Green hydrogen from the Hunter's wastewater
The Hunter's wastewater could be a vital part of a regional green hydrogen manufacturing hub.
Hunter Water is investigating opportunities for using millions of litres of recycled wastewater for electrolysis, a process that splits water into hydrogen and oxygen.
Speaking at the Smart Energy Council's recent state summit, NSW Environment Minister Matt Kean said most of the hydrogen presently used in NSW was grey hydrogen, which is produced by using fossil fuels.
"Replacing that with clean and green hydrogen could help drive a new energy boom," he said.
A Hunter Water spokesman said the organisation was open to exploring the opportunities to use recycled wastewater to manufacture green hydrogen for energy storage.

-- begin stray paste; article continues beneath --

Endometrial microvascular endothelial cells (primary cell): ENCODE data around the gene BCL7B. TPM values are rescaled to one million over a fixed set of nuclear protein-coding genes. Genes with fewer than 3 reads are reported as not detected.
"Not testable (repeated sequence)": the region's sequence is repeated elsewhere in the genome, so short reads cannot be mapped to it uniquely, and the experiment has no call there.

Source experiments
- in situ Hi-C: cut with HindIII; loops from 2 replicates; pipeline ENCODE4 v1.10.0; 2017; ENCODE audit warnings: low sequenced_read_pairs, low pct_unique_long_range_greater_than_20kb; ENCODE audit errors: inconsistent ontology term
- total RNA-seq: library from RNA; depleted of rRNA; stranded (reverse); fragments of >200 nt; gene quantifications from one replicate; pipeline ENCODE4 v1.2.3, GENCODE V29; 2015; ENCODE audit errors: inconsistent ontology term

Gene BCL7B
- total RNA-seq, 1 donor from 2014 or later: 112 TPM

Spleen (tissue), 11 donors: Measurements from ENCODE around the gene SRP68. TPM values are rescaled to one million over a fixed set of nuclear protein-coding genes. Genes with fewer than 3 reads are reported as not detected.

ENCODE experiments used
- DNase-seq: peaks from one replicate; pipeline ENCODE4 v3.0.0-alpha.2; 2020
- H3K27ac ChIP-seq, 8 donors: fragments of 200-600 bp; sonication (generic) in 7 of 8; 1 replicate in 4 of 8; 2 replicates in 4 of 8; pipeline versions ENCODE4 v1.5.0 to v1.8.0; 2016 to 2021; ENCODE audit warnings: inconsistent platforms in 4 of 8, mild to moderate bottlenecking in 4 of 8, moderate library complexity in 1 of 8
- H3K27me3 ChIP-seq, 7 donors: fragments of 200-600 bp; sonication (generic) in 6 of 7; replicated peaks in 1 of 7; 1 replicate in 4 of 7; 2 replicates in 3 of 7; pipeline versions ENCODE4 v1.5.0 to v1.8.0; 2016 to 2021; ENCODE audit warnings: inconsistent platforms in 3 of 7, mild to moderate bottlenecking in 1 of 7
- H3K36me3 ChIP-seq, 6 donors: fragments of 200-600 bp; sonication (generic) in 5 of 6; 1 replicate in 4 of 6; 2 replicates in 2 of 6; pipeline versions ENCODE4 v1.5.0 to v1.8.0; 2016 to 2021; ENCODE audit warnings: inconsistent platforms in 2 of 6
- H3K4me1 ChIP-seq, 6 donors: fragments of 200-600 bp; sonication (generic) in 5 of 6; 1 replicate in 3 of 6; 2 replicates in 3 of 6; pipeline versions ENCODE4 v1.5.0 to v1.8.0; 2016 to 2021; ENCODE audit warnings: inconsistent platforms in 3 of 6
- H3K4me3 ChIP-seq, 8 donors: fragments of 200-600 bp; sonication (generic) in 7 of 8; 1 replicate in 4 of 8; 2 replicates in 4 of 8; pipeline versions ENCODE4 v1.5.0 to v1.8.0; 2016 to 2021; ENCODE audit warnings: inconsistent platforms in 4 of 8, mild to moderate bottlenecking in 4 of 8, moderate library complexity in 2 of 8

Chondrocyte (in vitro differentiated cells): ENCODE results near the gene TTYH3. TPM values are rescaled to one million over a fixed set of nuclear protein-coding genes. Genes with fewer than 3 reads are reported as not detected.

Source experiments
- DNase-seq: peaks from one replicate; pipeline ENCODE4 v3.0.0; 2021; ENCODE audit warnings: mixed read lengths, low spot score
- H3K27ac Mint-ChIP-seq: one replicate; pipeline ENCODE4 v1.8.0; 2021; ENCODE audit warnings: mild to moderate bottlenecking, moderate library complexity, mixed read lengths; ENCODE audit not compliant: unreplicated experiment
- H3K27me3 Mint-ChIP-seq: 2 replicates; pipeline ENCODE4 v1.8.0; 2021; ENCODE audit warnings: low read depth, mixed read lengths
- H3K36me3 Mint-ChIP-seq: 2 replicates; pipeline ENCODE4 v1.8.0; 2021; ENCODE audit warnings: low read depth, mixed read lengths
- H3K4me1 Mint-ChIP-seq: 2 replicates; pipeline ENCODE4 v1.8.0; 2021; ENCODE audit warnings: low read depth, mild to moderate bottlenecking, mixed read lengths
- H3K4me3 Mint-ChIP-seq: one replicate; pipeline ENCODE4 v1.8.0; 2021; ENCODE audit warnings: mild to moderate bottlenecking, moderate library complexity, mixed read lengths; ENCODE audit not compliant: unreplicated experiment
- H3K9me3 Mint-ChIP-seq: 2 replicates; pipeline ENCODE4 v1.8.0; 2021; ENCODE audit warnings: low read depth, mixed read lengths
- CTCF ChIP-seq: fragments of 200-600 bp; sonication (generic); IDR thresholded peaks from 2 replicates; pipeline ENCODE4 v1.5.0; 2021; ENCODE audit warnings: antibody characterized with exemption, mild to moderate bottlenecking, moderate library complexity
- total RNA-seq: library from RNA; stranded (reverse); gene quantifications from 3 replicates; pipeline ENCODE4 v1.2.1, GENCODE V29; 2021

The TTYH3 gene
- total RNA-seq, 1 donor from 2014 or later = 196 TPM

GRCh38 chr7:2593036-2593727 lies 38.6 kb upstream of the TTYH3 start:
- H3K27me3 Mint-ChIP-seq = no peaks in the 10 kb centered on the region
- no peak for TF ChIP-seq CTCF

"We have been working with regional stakeholders and look forward to the release of the State Government's hydrogen strategy later this year," the spokesman said.
"The development of the Hunter Hydrogen Hub aligns with Hunter Water's aspirational goal of achieving net zero carbon emissions in our operations by 2030."
The key advantage of using wastewater in the hydrogen production process is that it does not compete with water supplies for drinking or agriculture.
A paper report produced by Jacobs last year found in addition to wastewater plants providing a reliable source of treated water for the emerging hydrogen industry, the process of wastewater treatment can make use of the pure oxygen that is a by-product of making hydrogen.
The NSW government anticipates launching its hydrogen strategy in late October or early November this year.